Waves for Change, also known as W4C was founded by Tim Conibear whose philanthropy started in 2009 after starting a small surfing club at the Masiphumelele Township. Together with local volunteers Apish Tshetsha and Bongani Ndlovu, the trio quickly identified surfing as a productive way to engage youths in sharing their personal challenges and grievances faced within the community.

Fundiswa Feke

Fundiswa Feke

After pairing up with leading mental health professionals, the team developed a programme known as Surf Therapy, aimed to relieve the emotional and psychological effects of daily exposure to violence and stress. Early surfing lessons showed that participants noted improved feelings of belonging, strength, trust and confidence reducing the risk of anti-social behavior and repetitive cycles of aggression.

For more information about W4C or to find out how you can volunteer, visit W4C - https://www.waves-for-change.org/get-involved/

Why a Professional Portrait?

It seems as though we are all photographers today snapping away with our smartphones, working with lighting, shadows and angles. The hard truth is that most of us don't really know what we’re doing and the attempt to use amateur portraits for professional purposes can be extremely dangerous.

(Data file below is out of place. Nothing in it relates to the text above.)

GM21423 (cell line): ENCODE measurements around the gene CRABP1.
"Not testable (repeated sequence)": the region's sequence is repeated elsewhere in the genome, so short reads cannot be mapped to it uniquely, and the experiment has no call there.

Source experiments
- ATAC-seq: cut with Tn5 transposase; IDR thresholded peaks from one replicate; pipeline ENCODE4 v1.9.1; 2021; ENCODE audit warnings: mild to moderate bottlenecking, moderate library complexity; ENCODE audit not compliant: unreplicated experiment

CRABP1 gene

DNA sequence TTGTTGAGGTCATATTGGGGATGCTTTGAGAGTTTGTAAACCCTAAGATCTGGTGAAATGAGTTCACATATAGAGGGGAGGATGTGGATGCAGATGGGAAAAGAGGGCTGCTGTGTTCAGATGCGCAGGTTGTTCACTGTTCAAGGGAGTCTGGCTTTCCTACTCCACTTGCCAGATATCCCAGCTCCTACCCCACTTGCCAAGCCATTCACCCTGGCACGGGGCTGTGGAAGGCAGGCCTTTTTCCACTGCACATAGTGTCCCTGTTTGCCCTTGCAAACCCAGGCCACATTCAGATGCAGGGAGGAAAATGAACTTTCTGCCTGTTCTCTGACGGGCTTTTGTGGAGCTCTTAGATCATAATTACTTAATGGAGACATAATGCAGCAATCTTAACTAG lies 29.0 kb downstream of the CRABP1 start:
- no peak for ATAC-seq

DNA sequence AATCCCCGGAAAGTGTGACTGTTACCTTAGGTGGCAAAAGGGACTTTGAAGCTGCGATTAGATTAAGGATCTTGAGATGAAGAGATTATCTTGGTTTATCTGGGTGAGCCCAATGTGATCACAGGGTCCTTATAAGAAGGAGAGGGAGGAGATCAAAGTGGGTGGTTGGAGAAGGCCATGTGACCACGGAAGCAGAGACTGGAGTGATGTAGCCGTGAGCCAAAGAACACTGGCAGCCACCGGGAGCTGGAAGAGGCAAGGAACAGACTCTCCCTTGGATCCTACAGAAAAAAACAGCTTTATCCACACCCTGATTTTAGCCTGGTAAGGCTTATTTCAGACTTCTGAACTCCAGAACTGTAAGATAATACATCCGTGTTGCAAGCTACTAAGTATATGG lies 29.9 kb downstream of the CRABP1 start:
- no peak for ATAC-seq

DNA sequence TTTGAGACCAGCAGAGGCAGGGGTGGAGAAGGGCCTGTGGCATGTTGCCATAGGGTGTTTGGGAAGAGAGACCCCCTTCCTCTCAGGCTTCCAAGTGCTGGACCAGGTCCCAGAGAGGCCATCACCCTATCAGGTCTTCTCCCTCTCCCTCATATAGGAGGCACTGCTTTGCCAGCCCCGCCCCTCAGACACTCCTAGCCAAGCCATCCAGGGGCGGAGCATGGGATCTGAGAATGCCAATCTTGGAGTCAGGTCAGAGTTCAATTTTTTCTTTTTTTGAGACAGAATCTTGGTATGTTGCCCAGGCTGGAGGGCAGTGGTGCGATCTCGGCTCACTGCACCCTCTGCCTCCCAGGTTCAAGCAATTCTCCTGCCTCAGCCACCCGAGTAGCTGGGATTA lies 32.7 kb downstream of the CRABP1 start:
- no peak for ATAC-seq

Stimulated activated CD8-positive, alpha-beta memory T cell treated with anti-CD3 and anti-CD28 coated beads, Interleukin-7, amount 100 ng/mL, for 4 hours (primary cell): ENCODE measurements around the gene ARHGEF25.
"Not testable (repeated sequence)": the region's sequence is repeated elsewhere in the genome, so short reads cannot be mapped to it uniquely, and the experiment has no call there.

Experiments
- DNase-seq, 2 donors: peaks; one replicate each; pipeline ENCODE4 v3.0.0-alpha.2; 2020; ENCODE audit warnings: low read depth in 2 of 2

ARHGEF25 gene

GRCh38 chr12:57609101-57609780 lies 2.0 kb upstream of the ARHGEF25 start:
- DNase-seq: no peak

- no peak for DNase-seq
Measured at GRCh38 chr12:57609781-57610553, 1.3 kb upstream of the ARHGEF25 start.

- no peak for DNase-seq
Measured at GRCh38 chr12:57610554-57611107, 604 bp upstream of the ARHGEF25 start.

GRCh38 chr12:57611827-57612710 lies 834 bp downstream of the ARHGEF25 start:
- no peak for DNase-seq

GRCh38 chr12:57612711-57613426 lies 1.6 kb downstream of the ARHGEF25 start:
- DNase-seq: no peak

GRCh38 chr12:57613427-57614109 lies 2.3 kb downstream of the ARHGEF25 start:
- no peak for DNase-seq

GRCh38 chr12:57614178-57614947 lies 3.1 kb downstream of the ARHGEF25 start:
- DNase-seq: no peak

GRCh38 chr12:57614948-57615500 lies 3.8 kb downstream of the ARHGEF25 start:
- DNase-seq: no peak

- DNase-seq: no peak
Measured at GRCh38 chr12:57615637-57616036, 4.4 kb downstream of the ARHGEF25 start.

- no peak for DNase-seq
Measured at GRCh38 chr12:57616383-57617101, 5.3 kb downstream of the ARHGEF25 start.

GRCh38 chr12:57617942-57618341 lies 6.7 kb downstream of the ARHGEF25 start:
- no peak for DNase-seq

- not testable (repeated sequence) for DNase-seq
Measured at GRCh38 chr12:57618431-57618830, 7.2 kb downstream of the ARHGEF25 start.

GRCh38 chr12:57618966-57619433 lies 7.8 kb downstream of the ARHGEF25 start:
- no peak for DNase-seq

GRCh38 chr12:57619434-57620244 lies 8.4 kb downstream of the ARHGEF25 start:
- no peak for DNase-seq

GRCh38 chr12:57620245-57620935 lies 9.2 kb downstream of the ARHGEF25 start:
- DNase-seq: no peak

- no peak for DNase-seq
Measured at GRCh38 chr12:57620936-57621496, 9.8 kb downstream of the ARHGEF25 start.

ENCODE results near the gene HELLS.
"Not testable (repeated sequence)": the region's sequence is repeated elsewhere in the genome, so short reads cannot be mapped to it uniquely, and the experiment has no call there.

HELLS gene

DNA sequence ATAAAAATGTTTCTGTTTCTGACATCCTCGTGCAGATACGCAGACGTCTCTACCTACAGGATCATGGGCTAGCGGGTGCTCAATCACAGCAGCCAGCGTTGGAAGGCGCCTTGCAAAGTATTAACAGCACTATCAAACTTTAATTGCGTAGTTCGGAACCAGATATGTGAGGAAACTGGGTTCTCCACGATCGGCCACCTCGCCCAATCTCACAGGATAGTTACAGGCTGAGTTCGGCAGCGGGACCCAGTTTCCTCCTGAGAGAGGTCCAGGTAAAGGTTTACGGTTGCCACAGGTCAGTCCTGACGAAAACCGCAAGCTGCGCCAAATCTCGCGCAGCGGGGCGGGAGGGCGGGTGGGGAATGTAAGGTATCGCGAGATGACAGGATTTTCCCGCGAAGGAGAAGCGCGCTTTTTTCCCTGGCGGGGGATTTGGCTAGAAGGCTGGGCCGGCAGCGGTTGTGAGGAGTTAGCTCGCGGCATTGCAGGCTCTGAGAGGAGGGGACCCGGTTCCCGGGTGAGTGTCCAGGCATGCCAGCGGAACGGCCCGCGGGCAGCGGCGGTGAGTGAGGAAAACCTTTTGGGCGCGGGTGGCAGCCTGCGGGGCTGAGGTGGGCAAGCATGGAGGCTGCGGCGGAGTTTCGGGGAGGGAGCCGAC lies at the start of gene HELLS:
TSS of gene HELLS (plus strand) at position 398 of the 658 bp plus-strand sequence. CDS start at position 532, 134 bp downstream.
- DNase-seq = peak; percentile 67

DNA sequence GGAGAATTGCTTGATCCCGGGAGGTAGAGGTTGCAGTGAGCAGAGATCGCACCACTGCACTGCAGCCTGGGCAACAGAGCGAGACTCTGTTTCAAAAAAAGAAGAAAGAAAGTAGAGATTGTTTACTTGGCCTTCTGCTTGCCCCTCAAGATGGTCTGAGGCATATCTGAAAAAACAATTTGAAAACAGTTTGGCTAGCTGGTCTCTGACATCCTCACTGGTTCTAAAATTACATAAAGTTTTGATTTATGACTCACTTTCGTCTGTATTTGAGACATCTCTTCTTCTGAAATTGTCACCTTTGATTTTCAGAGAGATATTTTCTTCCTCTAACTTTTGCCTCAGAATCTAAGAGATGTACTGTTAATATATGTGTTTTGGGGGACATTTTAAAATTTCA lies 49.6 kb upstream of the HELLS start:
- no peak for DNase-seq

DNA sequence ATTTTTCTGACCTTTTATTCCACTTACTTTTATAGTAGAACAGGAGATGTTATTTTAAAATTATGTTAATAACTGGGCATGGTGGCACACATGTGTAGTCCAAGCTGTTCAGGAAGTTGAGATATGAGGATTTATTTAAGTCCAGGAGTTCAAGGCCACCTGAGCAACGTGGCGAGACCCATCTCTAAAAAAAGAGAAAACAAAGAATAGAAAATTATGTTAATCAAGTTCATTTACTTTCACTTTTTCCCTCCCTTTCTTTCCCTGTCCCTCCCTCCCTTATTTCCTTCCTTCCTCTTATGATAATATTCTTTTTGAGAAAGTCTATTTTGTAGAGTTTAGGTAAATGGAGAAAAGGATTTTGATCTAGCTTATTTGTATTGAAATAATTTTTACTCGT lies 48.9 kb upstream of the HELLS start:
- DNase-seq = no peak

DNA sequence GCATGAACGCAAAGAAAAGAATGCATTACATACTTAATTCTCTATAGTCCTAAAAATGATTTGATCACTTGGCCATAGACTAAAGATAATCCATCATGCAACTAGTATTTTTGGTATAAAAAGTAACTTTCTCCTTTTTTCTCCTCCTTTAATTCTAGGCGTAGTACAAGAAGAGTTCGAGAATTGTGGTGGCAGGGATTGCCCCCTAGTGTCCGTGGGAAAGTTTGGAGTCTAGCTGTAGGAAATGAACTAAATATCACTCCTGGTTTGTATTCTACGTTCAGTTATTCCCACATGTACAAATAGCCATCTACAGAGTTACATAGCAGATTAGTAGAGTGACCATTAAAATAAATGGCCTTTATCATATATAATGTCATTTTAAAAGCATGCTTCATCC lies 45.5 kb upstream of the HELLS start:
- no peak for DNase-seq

There are many reasons to have a professional photographer take your portrait shots. Here are our top 5:


1 - You have 4 seconds to impress

We are living in a digital age where we do business with people that we have not met or will possibly never meet.  The only idea we have of what that person look like is from a profile picture, either on their Skype account, LinkedIn page or website. When someone pops onto your professional profile, they first look at your photo. If they see a unprofessional portrait, they are going to hesitate about checking you out further. Photos that are cut off from a group pic or have an odd background just don't look good. A simple head and shoulders with a plain background is what works best and a comfortable approachable expression. This is the first step to building trust, being it a potential client or a future employer.

2 - Matching your headshot with your brand is key

Whether you are representing your own business, the business you work for or even seeking employment, ensure that your portrait headshot matches the brand. For the latter, your personal brand. Should you be in your office? Home? Outdoors? Should you be wearing a suit? What expression will best communicate your brand? Are any props needed? What light would be best? All these factors come up when I schedule a portrait shoot.


3 - Outdated just doesn't cut it